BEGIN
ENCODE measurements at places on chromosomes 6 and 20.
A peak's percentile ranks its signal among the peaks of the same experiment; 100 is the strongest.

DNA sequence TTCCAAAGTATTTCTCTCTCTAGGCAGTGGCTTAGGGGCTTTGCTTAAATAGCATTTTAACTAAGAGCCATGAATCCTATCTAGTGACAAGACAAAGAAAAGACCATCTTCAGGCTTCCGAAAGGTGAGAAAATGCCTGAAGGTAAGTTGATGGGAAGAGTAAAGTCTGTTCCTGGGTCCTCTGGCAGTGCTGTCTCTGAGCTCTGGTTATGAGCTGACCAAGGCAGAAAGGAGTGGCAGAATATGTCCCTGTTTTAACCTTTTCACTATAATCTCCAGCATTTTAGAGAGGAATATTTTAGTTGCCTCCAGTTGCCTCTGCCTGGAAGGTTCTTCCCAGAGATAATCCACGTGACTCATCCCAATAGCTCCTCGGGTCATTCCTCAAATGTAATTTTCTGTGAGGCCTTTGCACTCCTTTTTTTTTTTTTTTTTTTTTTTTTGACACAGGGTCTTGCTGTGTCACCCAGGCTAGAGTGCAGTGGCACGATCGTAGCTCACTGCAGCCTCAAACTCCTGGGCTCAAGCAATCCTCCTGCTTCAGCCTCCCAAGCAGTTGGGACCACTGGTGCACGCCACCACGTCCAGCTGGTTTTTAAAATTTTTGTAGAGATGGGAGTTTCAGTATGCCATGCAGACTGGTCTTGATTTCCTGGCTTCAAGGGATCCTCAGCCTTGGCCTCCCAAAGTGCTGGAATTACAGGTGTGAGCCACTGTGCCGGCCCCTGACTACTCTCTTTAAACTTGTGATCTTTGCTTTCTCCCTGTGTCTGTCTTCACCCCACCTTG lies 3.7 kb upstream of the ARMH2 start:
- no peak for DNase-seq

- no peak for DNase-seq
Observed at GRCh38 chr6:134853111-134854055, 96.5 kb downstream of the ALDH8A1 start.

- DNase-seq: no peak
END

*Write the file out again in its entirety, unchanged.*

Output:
ENCODE measurements at places on chromosomes 6 and 20.
A peak's percentile ranks its signal among the peaks of the same experiment; 100 is the strongest.

DNA sequence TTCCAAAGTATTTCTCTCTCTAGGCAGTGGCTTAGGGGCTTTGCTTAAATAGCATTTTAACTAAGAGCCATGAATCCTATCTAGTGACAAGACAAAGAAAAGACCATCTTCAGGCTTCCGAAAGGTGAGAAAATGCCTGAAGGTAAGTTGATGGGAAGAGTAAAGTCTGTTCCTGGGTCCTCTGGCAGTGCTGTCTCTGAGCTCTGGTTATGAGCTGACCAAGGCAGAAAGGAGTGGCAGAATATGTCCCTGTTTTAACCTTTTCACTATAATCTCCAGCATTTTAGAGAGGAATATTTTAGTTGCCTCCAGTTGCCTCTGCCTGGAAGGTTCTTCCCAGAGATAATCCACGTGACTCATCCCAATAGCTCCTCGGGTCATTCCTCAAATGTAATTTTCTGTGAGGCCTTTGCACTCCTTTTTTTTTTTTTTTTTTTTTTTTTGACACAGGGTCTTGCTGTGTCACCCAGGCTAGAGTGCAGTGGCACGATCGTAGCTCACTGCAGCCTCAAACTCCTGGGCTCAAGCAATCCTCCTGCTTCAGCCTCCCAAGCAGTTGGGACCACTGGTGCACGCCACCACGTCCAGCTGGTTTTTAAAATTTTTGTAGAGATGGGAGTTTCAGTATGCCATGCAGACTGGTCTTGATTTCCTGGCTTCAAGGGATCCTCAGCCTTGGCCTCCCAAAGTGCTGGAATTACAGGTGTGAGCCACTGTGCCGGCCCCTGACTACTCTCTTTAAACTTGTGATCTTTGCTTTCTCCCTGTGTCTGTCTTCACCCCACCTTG lies 3.7 kb upstream of the ARMH2 start:
- no peak for DNase-seq

- no peak for DNase-seq
Observed at GRCh38 chr6:134853111-134854055, 96.5 kb downstream of the ALDH8A1 start.

- DNase-seq: no peak